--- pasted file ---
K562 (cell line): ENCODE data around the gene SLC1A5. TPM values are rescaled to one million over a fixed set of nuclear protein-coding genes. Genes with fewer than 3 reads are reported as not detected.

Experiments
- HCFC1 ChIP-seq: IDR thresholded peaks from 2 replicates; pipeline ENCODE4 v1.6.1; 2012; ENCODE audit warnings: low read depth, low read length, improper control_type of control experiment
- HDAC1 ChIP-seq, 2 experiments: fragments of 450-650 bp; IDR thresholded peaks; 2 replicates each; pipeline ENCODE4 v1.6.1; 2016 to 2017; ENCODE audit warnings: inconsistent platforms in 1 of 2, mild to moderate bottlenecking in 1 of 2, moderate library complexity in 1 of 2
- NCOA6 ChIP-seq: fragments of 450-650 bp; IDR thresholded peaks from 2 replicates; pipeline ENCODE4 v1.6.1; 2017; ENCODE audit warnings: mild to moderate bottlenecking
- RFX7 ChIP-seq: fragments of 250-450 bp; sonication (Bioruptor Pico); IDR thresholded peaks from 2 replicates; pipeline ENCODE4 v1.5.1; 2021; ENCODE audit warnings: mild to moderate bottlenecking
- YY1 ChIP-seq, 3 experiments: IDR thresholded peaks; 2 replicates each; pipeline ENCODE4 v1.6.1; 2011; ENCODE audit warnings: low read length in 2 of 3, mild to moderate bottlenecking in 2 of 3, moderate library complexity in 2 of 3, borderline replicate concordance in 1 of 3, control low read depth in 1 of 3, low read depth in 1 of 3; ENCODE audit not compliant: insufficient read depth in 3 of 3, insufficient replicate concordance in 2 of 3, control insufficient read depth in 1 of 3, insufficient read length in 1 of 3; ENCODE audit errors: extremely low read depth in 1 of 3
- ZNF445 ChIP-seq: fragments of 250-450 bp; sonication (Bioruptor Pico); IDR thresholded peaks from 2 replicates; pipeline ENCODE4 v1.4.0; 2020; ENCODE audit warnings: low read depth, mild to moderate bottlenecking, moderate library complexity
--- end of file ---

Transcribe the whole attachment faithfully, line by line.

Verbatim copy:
K562 (cell line): ENCODE data around the gene SLC1A5. TPM values are rescaled to one million over a fixed set of nuclear protein-coding genes. Genes with fewer than 3 reads are reported as not detected.

Experiments
- HCFC1 ChIP-seq: IDR thresholded peaks from 2 replicates; pipeline ENCODE4 v1.6.1; 2012; ENCODE audit warnings: low read depth, low read length, improper control_type of control experiment
- HDAC1 ChIP-seq, 2 experiments: fragments of 450-650 bp; IDR thresholded peaks; 2 replicates each; pipeline ENCODE4 v1.6.1; 2016 to 2017; ENCODE audit warnings: inconsistent platforms in 1 of 2, mild to moderate bottlenecking in 1 of 2, moderate library complexity in 1 of 2
- NCOA6 ChIP-seq: fragments of 450-650 bp; IDR thresholded peaks from 2 replicates; pipeline ENCODE4 v1.6.1; 2017; ENCODE audit warnings: mild to moderate bottlenecking
- RFX7 ChIP-seq: fragments of 250-450 bp; sonication (Bioruptor Pico); IDR thresholded peaks from 2 replicates; pipeline ENCODE4 v1.5.1; 2021; ENCODE audit warnings: mild to moderate bottlenecking
- YY1 ChIP-seq, 3 experiments: IDR thresholded peaks; 2 replicates each; pipeline ENCODE4 v1.6.1; 2011; ENCODE audit warnings: low read length in 2 of 3, mild to moderate bottlenecking in 2 of 3, moderate library complexity in 2 of 3, borderline replicate concordance in 1 of 3, control low read depth in 1 of 3, low read depth in 1 of 3; ENCODE audit not compliant: insufficient read depth in 3 of 3, insufficient replicate concordance in 2 of 3, control insufficient read depth in 1 of 3, insufficient read length in 1 of 3; ENCODE audit errors: extremely low read depth in 1 of 3
- ZNF445 ChIP-seq: fragments of 250-450 bp; sonication (Bioruptor Pico); IDR thresholded peaks from 2 replicates; pipeline ENCODE4 v1.4.0; 2020; ENCODE audit warnings: low read depth, mild to moderate bottlenecking, moderate library complexity